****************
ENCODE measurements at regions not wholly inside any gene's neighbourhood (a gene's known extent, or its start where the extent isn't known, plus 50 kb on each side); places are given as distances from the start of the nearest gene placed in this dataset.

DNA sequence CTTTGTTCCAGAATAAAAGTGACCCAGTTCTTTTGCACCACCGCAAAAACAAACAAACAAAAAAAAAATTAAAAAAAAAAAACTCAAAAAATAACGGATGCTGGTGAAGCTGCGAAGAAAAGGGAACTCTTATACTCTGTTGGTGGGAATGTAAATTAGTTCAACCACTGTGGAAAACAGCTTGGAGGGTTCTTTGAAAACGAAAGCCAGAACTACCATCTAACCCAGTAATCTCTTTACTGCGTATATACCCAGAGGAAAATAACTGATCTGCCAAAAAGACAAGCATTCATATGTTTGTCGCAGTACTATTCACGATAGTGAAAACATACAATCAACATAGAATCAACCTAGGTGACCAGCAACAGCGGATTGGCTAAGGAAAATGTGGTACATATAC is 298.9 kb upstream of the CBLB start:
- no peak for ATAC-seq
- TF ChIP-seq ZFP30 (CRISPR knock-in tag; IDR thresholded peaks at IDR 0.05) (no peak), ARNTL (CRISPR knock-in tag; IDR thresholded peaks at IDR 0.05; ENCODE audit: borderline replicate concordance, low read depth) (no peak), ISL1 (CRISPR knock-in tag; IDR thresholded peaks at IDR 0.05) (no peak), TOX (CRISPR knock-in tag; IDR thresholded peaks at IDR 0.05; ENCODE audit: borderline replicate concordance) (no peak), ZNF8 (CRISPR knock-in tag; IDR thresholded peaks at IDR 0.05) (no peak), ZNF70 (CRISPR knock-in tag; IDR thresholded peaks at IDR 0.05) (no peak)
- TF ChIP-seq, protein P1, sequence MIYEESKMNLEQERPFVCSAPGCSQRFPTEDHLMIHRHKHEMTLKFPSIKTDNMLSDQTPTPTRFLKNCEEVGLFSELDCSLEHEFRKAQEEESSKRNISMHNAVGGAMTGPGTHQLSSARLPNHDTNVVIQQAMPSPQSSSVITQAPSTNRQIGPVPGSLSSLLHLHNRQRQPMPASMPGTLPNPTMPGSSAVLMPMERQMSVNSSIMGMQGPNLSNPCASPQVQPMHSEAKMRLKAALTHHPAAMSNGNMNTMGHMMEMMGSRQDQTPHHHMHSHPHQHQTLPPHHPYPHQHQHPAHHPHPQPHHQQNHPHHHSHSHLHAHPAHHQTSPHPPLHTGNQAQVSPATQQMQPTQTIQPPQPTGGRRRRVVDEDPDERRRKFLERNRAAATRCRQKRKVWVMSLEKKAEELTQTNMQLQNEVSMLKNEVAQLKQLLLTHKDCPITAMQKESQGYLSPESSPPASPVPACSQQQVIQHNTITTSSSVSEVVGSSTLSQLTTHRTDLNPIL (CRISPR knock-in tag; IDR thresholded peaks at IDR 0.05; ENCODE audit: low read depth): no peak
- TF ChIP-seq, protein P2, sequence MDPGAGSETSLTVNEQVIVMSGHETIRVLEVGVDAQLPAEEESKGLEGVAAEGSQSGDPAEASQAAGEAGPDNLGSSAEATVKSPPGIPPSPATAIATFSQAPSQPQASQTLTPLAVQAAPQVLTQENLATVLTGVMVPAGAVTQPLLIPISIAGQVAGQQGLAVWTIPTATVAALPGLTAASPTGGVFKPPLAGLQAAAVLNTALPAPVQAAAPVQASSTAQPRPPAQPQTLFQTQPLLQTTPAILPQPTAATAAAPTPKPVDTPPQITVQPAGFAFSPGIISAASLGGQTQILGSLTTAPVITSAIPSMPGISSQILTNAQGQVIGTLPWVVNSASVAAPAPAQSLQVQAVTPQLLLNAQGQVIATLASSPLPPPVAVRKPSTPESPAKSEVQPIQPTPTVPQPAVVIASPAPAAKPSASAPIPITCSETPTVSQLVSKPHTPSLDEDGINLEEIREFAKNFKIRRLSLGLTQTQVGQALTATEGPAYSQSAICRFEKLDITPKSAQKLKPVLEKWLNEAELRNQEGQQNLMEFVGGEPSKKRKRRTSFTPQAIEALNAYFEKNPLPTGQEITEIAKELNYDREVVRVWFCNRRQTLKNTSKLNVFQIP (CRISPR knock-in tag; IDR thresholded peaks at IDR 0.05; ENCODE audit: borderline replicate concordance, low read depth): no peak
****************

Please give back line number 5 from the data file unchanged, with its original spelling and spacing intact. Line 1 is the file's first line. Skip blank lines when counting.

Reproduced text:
- TF ChIP-seq, protein P1, sequence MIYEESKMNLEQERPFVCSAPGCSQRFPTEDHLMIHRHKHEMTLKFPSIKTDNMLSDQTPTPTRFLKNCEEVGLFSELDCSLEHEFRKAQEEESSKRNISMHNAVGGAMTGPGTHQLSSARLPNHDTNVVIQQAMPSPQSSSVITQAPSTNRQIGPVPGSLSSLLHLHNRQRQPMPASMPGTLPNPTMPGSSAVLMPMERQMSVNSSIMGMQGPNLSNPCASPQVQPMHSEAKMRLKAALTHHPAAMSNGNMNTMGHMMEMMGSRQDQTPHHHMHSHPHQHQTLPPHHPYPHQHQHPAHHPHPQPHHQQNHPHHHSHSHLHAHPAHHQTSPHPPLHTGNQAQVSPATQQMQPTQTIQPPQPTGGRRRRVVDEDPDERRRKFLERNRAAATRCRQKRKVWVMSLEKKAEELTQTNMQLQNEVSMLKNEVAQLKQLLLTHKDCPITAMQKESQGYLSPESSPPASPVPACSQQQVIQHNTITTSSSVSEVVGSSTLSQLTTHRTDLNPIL (CRISPR knock-in tag; IDR thresholded peaks at IDR 0.05; ENCODE audit: low read depth): no peak